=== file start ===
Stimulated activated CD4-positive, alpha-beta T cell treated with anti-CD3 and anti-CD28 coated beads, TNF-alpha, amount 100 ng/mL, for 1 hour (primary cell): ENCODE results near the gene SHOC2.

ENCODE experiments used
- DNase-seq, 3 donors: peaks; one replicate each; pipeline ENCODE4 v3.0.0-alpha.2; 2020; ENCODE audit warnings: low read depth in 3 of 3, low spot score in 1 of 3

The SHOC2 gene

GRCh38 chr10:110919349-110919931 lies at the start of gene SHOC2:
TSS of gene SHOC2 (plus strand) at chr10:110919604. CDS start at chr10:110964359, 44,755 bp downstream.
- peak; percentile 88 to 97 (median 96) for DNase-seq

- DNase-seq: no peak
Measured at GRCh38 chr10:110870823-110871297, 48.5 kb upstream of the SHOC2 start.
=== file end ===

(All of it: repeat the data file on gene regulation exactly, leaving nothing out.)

Stimulated activated CD4-positive, alpha-beta T cell treated with anti-CD3 and anti-CD28 coated beads, TNF-alpha, amount 100 ng/mL, for 1 hour (primary cell): ENCODE results near the gene SHOC2.

ENCODE experiments used
- DNase-seq, 3 donors: peaks; one replicate each; pipeline ENCODE4 v3.0.0-alpha.2; 2020; ENCODE audit warnings: low read depth in 3 of 3, low spot score in 1 of 3

The SHOC2 gene

GRCh38 chr10:110919349-110919931 lies at the start of gene SHOC2:
TSS of gene SHOC2 (plus strand) at chr10:110919604. CDS start at chr10:110964359, 44,755 bp downstream.
- peak; percentile 88 to 97 (median 96) for DNase-seq

- DNase-seq: no peak
Measured at GRCh38 chr10:110870823-110871297, 48.5 kb upstream of the SHOC2 start.